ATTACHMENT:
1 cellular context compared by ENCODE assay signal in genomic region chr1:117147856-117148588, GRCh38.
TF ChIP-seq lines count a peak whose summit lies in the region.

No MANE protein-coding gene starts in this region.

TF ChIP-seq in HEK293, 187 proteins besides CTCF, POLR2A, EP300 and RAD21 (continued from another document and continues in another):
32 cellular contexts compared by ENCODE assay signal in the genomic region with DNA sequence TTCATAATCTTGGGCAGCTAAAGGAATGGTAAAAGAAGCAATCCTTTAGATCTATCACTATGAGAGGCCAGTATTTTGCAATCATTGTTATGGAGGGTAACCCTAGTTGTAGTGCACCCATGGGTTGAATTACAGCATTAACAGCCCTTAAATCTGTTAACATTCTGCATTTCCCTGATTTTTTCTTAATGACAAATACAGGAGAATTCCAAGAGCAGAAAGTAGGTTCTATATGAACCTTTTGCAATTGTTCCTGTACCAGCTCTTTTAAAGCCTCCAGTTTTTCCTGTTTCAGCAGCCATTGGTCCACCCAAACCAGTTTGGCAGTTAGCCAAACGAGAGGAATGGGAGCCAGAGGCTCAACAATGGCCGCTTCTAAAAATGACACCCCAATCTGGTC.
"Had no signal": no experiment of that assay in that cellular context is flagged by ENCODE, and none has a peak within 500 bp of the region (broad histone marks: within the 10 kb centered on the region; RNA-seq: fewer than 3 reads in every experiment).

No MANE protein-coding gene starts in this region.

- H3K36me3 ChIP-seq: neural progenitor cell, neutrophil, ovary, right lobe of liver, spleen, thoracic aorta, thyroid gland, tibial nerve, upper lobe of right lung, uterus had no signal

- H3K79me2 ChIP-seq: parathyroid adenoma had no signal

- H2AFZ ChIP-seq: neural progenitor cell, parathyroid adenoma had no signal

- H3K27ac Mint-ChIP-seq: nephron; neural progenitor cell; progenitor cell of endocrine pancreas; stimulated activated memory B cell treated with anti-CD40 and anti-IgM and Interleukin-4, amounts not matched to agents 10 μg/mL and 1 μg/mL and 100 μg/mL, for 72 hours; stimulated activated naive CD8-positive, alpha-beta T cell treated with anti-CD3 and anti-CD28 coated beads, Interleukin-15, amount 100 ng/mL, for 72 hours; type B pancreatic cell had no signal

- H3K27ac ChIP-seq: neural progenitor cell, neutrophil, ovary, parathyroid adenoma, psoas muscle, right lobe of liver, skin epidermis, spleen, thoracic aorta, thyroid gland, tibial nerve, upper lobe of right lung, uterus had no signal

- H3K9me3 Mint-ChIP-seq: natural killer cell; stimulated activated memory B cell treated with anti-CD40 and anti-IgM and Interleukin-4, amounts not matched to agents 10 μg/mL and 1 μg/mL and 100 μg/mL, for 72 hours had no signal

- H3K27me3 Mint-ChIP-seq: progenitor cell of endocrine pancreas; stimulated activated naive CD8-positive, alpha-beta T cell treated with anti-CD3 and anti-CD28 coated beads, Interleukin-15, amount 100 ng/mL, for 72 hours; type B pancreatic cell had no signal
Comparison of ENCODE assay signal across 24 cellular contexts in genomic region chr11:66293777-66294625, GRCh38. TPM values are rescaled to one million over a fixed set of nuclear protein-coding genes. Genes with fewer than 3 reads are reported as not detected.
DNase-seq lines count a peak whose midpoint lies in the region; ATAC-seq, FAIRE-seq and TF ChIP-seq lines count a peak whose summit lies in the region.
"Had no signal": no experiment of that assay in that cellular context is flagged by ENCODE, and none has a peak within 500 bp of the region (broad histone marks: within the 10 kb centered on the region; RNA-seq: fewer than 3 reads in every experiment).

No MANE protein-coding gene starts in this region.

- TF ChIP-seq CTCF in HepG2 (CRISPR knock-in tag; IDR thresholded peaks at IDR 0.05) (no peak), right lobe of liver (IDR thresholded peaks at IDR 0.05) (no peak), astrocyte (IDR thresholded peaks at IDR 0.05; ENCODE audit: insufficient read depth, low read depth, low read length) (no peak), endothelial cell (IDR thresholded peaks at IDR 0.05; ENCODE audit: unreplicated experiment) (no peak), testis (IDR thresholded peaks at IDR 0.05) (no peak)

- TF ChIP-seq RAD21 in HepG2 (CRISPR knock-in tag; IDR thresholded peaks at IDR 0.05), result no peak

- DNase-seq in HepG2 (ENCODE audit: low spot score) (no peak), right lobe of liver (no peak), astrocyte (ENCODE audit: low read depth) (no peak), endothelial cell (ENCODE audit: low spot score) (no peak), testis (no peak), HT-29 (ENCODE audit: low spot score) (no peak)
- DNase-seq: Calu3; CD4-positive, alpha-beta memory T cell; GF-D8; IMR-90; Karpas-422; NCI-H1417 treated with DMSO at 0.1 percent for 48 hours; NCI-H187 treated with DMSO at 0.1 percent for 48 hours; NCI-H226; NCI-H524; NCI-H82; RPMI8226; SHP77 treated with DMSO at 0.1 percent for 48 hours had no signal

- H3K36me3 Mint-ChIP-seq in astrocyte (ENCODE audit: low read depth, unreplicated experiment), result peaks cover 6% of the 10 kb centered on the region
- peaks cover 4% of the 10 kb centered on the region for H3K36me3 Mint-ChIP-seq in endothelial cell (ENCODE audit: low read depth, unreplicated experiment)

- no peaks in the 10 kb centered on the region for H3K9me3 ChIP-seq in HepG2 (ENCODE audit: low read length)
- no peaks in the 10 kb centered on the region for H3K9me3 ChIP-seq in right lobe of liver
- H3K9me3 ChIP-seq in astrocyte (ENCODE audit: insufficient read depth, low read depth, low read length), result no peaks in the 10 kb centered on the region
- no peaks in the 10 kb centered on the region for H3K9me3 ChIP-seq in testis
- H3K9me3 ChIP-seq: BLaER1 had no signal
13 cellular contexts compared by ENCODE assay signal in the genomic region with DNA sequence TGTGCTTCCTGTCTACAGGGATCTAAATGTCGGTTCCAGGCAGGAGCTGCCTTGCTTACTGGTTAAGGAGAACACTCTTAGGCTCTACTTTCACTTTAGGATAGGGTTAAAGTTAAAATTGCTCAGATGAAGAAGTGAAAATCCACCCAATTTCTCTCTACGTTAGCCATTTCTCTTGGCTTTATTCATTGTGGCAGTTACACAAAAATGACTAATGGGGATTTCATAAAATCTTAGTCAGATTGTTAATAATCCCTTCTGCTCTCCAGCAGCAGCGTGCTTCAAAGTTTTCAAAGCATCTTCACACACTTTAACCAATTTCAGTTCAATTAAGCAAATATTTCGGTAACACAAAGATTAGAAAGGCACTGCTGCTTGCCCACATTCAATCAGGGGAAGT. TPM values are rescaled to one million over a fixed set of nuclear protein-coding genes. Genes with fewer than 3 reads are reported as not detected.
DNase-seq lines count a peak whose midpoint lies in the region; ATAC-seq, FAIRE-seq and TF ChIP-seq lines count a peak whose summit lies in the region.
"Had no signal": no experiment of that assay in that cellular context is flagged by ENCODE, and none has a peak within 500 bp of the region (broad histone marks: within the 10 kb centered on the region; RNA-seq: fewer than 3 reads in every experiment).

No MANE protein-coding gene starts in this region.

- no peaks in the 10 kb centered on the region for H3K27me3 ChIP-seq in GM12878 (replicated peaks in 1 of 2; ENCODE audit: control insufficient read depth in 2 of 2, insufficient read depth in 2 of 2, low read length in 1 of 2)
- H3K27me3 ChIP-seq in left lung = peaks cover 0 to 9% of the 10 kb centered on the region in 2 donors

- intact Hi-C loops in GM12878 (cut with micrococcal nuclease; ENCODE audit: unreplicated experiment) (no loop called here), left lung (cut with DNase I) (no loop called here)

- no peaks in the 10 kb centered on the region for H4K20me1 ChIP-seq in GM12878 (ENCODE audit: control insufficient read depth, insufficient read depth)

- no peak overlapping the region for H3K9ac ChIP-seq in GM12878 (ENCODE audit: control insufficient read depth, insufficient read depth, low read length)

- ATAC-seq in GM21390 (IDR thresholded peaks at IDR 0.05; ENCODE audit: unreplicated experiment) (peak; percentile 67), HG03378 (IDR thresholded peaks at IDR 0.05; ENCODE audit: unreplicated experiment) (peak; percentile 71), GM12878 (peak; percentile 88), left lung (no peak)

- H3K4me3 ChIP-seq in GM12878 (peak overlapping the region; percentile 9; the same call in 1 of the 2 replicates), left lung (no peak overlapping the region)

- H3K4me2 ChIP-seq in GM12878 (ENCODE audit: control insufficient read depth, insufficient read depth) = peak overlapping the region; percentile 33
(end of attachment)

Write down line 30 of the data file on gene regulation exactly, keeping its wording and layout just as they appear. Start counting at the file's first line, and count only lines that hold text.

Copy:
13 cellular contexts compared by ENCODE assay signal in the genomic region with DNA sequence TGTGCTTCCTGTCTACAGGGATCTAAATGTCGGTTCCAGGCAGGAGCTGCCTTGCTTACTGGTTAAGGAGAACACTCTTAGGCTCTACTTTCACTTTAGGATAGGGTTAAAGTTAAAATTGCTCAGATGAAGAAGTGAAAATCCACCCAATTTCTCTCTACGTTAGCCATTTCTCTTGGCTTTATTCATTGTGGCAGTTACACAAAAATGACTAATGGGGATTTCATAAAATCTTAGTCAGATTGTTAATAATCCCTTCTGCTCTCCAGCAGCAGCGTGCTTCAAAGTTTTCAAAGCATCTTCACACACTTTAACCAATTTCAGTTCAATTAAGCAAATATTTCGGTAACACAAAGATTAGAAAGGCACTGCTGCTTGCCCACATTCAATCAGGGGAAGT. TPM values are rescaled to one million over a fixed set of nuclear protein-coding genes. Genes with fewer than 3 reads are reported as not detected.